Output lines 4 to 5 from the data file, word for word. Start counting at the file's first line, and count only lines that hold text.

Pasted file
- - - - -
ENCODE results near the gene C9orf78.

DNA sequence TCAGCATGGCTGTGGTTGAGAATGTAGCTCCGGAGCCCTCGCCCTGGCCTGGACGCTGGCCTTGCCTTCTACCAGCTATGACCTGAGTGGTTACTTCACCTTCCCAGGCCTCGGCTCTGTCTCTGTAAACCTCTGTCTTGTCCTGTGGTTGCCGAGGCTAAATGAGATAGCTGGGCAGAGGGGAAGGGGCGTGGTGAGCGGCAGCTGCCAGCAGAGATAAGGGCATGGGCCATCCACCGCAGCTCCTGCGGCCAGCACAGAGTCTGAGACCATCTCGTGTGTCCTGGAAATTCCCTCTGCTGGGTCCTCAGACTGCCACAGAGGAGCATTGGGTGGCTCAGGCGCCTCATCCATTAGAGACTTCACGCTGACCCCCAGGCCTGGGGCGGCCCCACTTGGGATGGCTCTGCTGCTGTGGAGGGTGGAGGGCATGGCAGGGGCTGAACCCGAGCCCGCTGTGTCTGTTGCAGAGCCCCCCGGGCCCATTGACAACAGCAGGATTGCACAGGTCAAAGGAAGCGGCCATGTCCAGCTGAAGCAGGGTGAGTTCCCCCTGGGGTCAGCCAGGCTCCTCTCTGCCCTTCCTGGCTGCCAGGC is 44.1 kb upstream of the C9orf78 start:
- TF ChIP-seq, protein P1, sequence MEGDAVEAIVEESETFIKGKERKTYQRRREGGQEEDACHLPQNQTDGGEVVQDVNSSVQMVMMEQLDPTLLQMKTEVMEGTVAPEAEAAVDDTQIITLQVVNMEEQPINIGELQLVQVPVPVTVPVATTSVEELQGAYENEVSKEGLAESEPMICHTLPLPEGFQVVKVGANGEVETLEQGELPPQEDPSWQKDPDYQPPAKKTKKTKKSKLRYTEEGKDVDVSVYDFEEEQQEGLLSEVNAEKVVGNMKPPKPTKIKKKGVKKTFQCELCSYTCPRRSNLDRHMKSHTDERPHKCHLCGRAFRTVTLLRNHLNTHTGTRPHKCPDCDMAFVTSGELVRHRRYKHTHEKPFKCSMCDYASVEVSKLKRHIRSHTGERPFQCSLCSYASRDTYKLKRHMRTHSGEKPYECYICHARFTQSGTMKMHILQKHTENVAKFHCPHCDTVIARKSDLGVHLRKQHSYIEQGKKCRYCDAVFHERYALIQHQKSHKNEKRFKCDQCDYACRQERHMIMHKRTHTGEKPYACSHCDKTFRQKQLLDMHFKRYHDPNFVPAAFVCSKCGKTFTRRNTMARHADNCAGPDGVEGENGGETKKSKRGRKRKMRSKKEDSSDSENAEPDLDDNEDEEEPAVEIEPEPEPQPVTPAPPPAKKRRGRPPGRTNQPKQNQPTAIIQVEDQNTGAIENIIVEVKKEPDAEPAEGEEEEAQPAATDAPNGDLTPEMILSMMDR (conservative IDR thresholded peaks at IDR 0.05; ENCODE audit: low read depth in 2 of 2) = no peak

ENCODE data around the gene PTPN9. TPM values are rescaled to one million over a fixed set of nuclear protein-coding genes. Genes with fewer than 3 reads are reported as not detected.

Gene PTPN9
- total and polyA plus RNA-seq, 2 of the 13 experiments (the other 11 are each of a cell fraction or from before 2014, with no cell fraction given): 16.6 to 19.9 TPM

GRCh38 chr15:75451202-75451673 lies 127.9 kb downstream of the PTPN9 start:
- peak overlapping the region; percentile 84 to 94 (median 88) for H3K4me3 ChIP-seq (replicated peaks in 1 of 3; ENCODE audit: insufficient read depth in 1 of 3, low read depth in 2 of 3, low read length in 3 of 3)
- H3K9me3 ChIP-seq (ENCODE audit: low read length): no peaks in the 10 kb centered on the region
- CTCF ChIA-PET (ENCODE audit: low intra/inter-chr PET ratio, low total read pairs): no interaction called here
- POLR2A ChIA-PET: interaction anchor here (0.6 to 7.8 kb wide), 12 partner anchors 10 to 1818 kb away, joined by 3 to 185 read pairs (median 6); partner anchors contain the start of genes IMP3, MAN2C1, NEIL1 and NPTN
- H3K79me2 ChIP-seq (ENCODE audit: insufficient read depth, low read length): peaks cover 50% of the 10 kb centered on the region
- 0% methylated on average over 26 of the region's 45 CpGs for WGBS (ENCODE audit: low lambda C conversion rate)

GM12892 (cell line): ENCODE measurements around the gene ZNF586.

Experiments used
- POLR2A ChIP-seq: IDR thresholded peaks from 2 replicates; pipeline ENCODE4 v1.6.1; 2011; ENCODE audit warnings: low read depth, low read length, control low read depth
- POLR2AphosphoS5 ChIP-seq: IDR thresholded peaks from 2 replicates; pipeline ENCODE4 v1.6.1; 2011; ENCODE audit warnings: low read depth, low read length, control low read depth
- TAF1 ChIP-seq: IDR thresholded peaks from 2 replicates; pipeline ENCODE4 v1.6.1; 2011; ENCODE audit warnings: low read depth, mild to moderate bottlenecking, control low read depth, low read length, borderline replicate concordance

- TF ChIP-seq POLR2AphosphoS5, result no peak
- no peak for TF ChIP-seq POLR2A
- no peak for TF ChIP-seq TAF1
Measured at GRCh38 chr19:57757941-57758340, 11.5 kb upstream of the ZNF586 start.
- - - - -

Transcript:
ENCODE data around the gene PTPN9. TPM values are rescaled to one million over a fixed set of nuclear protein-coding genes. Genes with fewer than 3 reads are reported as not detected.

Gene PTPN9